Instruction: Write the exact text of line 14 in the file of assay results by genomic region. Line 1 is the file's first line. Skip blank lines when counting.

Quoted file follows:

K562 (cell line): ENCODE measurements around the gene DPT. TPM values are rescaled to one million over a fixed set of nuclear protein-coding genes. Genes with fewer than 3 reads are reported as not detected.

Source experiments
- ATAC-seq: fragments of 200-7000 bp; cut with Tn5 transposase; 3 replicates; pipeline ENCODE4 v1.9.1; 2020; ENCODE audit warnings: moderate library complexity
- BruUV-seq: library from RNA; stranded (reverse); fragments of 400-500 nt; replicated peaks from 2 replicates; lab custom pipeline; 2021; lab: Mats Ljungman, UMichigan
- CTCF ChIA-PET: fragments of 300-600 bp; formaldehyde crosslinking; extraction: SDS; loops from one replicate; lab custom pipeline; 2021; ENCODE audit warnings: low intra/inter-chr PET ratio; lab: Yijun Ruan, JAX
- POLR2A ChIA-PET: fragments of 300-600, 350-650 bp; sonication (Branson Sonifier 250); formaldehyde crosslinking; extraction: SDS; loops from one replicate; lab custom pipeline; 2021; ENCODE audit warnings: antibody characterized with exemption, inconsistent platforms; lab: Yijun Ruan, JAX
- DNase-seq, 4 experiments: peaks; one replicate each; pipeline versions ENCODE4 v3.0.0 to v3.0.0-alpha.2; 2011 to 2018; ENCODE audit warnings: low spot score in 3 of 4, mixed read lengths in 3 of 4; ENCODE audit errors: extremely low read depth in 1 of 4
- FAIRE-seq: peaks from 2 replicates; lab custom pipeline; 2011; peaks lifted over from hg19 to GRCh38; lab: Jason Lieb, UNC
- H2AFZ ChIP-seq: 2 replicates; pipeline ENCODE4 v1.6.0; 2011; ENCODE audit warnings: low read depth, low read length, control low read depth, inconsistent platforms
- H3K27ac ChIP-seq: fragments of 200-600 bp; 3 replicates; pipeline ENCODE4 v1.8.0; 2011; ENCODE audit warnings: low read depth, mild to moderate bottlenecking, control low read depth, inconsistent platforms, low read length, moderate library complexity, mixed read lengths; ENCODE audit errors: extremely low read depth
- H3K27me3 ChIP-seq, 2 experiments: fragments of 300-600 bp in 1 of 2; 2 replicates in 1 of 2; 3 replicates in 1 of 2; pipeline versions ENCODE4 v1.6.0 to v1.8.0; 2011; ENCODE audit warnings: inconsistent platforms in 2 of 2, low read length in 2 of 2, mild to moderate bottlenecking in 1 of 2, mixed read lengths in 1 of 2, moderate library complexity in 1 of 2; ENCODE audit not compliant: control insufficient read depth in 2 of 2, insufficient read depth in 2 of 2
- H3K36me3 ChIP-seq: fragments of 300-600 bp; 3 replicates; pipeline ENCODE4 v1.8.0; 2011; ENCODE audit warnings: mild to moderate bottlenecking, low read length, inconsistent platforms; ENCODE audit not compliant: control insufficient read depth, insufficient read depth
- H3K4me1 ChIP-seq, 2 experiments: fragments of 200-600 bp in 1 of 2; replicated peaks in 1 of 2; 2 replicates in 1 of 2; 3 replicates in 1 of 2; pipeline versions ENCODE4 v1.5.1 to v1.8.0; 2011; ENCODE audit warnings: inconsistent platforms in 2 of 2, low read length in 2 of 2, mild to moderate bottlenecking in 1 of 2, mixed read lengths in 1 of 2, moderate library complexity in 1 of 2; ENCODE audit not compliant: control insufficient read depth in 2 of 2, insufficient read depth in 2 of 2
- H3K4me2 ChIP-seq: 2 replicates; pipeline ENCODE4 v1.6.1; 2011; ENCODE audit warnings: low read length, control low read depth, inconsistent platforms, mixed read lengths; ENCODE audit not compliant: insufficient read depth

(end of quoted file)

- H3K4me2 ChIP-seq: 2 replicates; pipeline ENCODE4 v1.6.1; 2011; ENCODE audit warnings: low read length, control low read depth, inconsistent platforms, mixed read lengths; ENCODE audit not compliant: insufficient read depth